On Tuesday, we decided to go about writing the proposal for the teletext/shortcode idea we had and which we are hoping to conquer. It is difficult for us to do, but we decided to do what we can and leave what we cannot to CC to complete.

Create Change officials meeting with the Fundraising Team
to discuss Kesmi FM
On Wednesday, we decided to come together with CC officials to discuss our talk at the radio station. It was agreed that we should go along with some teachers from rural schools, as well as some sponsored students, in order to show how Create Change has impacted their lives and the community positively. We decided on this because we want the general public to feel that we are actually creating change in people’s lives locally.

On Thursday, we went met with them all at Kesmi FM to do the radio presentation. Jade (Social Media Team) and Nat (Team Leader) also came along. We spoke about International Service and Create Change so as to raise awareness of both organisations amongst the people, as well as the hard work they have been doing in the community. The radio presentation also served as a platform for us to tell people to donate through the tele-text idea we are working on. People called in to give us words of encouragement and to ask us to extend our territories to other nearby regions. Trust me when I say that it was lovely!

The Yumba School Team

I’m called Jamal - please call me Jay! I work with fellow national volunteers Bawah, Hardi and Sala as well as Ben, who is an international volunteer. Unfortunately, it’s our second and last week at the Yumba School for children with disabilities!

Jamal with some of the Yumba School pupils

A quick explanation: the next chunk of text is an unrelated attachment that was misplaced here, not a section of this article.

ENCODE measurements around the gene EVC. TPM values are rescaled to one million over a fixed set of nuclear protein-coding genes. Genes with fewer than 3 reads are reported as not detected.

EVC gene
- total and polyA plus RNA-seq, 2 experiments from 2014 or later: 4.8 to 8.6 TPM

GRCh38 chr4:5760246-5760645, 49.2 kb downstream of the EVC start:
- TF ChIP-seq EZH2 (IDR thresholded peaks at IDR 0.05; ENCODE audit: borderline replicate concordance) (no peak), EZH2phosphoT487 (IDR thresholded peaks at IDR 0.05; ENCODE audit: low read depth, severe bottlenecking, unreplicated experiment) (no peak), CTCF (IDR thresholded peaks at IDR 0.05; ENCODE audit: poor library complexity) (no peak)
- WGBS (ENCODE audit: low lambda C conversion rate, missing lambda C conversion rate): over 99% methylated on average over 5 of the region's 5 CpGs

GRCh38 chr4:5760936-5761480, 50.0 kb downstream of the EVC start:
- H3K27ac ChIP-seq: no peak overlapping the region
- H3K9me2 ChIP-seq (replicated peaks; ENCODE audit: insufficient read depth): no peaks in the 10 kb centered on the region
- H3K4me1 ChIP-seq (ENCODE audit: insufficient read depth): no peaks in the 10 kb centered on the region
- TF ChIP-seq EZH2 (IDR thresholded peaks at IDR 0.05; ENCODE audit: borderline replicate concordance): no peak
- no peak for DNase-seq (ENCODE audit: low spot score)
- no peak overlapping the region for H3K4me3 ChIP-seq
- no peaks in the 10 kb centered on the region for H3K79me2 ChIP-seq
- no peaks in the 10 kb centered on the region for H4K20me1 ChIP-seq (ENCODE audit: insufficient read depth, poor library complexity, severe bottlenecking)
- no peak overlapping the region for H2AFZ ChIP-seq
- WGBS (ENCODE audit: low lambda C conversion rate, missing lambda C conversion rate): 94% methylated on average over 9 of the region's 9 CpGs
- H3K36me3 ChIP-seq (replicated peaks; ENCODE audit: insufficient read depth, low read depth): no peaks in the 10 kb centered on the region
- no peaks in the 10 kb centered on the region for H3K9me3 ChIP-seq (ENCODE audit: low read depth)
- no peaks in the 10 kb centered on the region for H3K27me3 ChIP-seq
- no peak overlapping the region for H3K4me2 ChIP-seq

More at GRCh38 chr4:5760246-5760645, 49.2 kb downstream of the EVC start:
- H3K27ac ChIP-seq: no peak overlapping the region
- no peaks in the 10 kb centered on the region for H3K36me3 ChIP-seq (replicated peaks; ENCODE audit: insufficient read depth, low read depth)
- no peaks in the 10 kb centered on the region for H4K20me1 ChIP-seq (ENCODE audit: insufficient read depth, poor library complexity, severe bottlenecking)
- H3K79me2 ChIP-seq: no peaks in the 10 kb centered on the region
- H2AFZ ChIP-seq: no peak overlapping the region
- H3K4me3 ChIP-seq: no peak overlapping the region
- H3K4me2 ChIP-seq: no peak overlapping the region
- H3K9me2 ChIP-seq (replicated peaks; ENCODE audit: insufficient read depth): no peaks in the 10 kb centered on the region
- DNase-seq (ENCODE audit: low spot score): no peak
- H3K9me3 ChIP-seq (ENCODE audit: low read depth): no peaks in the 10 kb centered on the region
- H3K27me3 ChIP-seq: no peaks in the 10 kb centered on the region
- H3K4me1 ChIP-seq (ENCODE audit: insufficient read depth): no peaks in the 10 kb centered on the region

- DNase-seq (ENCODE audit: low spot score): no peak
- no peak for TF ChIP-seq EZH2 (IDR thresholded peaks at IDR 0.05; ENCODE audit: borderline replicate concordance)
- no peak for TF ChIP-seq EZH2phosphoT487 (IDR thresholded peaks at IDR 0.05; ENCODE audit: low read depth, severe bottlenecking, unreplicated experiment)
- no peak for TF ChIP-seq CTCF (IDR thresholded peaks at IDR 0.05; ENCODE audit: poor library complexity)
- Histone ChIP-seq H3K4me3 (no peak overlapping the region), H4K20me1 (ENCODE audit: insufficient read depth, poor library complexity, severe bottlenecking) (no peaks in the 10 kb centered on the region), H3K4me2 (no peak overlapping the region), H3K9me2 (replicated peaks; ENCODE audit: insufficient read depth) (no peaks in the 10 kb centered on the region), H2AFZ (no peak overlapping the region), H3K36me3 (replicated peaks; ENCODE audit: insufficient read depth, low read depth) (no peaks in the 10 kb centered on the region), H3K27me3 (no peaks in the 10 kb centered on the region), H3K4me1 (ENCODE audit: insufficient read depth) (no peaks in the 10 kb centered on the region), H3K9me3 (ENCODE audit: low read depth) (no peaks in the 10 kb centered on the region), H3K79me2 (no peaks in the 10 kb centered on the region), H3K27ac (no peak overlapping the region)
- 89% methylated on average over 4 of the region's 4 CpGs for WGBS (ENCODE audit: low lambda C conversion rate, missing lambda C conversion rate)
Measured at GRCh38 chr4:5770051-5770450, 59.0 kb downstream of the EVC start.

Most of the Yumba students that were at the regional Olympic Games for Children with Disabilities arrived from Kumasi on Monday morning, bursting with the excitement of good news – they won lots of prizes there, including teaching and learning materials.

Two of the children emerged winners: Alhassan and Ibrahim. The organisers selected them to take part in next year’s Olympic Games for children with disabilities in the USA. Both teachers and students concluded that it had been a challenging but rewarding experience.

On the Tuesday morning, the children cleaned the school compound and their various classrooms under the supervision of the school prefect. Lessons that day focused on communication, and the vocational class had their end of term examination.

Later, environmental hygiene officials came to the school to teach the children about personal hygiene health issues. The children were asked to retrieve what they were taught at their previous meeting. Their response was marvellous because they were able to remember the impact and consequences of living in an unhygienic manner, including the illnesses that derive from that. 

On the last day we were there, the children were not served breakfast as they usually are. The assistant headmistress (Madam Mildred) said it was due to the financial constraints the Yumba School is currently facing. That was one of the reasons the school would be vacated that day instead of the day after, like it had originally been planned. I was lucky that lunch was still served that day, because some parents don’t give or prepare breakfast for their children, believing they will have it at school.

As mentioned previously, Yumba School provides vocational classes in order to allow the pupils some sort of autonomy. We visited one of these classes, which tackled how to make a doormat. Later we had a visit from our colleagues from the Disability Resource Centre – they did disability sensitisation activities with the children.

On behalf of the headmistress Madam Mildred, she thanks ICS, our team leader (Nat) and all of us for our support and assistance. She said that brief though our stay had been, we had impacted the students positively and that they are ever-ready to open their school doors for us any-time.
We thanked the school authority and the students for having us in their midst. We have learnt so much. Thank you, Yumba School!